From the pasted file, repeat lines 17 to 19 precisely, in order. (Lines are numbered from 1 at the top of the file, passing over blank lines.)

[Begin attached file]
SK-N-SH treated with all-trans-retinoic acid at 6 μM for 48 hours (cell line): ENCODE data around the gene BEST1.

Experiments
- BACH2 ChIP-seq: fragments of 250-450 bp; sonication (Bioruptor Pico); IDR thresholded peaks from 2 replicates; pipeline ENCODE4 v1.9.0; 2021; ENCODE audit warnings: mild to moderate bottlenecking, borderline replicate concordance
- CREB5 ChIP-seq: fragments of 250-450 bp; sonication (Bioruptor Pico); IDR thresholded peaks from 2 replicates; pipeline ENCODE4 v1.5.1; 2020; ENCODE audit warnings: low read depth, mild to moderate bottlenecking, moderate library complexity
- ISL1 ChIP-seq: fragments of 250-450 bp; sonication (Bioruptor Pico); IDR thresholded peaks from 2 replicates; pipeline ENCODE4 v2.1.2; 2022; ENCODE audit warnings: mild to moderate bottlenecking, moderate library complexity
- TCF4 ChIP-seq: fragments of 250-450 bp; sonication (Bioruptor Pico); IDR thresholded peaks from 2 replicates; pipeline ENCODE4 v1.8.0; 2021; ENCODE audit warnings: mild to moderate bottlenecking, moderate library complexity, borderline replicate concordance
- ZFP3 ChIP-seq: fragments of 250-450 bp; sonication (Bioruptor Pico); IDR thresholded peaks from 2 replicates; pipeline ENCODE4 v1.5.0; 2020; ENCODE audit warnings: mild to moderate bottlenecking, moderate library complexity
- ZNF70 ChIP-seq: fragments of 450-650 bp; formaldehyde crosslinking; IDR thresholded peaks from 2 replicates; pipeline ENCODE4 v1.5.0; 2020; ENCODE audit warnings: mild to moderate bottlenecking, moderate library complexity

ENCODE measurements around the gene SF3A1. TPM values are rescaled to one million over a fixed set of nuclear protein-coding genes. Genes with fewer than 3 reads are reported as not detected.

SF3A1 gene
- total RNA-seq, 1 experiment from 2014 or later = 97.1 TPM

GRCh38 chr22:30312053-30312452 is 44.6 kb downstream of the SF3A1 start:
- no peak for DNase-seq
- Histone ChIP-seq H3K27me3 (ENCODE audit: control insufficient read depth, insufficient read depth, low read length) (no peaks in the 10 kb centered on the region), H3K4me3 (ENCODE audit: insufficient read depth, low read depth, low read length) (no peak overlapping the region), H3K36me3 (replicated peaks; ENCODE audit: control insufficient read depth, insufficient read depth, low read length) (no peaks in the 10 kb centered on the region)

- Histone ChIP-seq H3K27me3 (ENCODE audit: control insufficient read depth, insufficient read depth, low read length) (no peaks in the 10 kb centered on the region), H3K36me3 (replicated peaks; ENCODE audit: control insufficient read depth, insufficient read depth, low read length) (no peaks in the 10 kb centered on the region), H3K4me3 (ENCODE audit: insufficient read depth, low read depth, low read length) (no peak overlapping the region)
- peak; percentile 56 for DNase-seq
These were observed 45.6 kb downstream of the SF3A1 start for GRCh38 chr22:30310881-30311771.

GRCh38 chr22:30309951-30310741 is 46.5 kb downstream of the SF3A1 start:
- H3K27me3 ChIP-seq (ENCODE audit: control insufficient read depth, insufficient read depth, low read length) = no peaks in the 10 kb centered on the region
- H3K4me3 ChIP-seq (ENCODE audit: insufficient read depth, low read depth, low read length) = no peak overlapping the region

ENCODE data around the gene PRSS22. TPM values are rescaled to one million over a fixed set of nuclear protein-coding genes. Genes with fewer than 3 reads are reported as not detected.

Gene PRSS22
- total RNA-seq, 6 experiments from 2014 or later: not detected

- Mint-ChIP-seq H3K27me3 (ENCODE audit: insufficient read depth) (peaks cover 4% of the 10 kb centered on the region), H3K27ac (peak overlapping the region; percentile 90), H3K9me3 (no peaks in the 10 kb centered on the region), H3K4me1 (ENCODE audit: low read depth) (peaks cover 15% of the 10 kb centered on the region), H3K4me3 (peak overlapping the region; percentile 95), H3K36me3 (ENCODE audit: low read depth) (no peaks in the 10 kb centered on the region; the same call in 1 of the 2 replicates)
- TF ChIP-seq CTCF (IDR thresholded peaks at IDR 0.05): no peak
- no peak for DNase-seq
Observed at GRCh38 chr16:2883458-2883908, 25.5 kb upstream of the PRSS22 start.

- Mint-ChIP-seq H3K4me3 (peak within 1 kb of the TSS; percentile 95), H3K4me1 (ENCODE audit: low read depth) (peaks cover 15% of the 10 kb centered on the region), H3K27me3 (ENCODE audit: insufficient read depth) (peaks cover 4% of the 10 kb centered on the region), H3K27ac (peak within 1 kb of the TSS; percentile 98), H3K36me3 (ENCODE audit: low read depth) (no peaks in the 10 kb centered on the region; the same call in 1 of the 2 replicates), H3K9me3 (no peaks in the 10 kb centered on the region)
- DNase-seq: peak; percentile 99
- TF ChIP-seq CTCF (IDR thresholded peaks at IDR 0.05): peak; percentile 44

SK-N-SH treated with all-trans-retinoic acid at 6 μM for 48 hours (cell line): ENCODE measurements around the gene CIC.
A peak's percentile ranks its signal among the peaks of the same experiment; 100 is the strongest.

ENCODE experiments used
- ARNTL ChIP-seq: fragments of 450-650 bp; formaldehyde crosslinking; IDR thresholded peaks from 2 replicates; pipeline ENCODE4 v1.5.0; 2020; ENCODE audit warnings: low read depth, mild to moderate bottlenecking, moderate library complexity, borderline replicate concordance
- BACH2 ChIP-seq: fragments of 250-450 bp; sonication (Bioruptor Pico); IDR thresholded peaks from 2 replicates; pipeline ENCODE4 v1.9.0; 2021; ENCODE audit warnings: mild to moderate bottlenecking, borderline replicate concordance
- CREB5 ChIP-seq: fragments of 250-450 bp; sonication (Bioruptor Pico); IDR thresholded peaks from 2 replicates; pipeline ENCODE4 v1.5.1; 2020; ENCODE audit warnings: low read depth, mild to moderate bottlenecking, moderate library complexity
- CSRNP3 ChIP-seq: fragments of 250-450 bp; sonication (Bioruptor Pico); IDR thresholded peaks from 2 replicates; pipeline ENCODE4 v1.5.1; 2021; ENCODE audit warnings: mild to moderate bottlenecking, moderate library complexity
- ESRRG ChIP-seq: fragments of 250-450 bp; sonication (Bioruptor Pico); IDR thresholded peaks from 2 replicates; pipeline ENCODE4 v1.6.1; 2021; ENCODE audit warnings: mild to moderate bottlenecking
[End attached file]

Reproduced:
These were observed 45.6 kb downstream of the SF3A1 start for GRCh38 chr22:30310881-30311771.

GRCh38 chr22:30309951-30310741 is 46.5 kb downstream of the SF3A1 start:
- H3K27me3 ChIP-seq (ENCODE audit: control insufficient read depth, insufficient read depth, low read length) = no peaks in the 10 kb centered on the region